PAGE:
Campus Units

Ecology, Evolution and Organismal Biology

Document Type

Article

Publication Version

Published Version

Publication Date

2-2013

Journal or Book Title

Ecology

Volume

94

Issue

2

First Page

336

Last Page

345

DOI

10.1890/12-0343.1

Abstract

Identifying the relative contributions of genetic, maternal, and environmental factors to phenotypic variation is critical for evaluating the evolutionary potential of fitness-related traits. We employed a novel two-step cross-fostering experiment to quantify the relative contributions of clutch (i.e., maternal identity) and maternally chosen nest sites to phenotypic variation during three early life stages (incubation, hibernation, dispersal) of the painted turtle (Chrysemys picta). By translocating eggs between nests in the field, we demonstrated that both clutch and nest site contribute to phenotypic variation at hatching. Because hatchling C. pictahibernate inside nests, we performed a second cross-foster to decouple the effects of the incubation nest with that of the hibernation nest. Incubation nest explained little variation in phenotypes at spring emergence, but winter nest site was important. We found no evidence that mothers select nest sites specific to reaction norms of their own offspring, suggesting that females may select nest sites with microhabitats that broadly meet similar requirements across the population. After hibernation, we released hatchlings to assess performance and phenotypic selection during dispersal. Hibernation nest site influenced physiological performance during dispersal, and we detected nonlinear selection on hatchling carapace length. Our experiment demonstrates that nest-site choice has substantial effects on phenotypic variation and fitness across multiple early life stages.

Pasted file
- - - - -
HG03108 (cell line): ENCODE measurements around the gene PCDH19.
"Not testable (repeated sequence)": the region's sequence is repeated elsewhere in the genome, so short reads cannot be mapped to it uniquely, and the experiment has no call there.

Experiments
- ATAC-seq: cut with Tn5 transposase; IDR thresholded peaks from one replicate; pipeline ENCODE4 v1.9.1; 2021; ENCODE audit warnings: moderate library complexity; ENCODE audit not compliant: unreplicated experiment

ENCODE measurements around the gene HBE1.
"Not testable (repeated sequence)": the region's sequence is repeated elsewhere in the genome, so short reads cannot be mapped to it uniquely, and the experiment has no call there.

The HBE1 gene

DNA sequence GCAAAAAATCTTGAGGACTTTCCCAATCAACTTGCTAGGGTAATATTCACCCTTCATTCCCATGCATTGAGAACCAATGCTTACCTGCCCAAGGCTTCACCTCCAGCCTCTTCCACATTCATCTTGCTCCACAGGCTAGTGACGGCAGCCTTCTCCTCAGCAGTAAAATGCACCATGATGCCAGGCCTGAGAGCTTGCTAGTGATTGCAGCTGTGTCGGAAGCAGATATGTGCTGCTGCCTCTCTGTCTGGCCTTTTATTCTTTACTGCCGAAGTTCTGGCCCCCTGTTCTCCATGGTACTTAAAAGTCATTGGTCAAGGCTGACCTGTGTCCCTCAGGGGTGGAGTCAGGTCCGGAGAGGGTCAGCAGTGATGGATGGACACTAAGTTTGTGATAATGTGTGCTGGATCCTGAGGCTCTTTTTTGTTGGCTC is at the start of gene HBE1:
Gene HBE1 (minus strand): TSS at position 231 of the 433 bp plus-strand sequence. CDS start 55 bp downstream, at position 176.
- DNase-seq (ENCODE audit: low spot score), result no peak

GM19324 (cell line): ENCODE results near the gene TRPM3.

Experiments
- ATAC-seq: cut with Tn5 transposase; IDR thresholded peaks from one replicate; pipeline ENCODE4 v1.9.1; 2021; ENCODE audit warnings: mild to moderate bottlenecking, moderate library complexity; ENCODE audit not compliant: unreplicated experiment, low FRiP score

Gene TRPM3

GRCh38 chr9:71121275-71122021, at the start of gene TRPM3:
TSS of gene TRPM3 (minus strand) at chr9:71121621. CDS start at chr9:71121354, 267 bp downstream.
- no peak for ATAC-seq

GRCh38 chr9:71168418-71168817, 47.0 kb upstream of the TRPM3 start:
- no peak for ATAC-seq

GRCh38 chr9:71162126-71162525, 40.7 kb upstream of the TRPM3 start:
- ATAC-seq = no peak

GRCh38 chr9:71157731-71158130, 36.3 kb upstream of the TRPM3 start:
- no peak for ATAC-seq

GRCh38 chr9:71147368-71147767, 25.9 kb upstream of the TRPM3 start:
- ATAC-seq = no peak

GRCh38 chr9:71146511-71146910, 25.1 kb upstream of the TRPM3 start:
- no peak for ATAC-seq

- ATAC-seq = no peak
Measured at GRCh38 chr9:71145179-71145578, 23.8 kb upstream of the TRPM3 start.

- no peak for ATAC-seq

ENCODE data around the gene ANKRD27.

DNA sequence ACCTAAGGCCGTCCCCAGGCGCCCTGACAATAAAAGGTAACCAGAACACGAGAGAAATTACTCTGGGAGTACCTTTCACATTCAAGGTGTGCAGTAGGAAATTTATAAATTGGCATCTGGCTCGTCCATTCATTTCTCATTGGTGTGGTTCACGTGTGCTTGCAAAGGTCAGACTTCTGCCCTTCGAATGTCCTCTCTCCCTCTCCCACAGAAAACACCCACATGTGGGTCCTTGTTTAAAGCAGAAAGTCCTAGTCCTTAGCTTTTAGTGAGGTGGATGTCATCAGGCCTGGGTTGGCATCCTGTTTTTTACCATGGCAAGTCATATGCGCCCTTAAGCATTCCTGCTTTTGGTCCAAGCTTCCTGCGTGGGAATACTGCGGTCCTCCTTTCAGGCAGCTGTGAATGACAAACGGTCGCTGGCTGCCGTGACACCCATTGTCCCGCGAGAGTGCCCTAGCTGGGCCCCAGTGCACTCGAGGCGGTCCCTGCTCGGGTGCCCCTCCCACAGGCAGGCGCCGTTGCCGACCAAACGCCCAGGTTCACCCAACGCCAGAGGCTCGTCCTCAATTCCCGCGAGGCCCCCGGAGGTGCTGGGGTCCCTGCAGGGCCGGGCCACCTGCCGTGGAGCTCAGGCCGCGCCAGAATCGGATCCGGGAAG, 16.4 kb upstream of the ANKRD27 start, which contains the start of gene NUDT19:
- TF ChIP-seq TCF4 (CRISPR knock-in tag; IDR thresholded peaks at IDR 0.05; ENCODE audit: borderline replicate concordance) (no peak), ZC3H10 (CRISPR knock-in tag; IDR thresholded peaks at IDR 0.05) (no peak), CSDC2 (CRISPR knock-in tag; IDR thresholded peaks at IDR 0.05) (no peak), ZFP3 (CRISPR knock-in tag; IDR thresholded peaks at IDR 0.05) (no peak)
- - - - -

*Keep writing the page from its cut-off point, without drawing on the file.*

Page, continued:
Comments

This article is from Ecology 94 (2013): 336, doi: 10.1890/12-0343.1. Posted with permission.

Rights

Copyright by the Ecological Society of America

Copyright Owner

Ecological Society of America

Language

en

File Format

application/pdf

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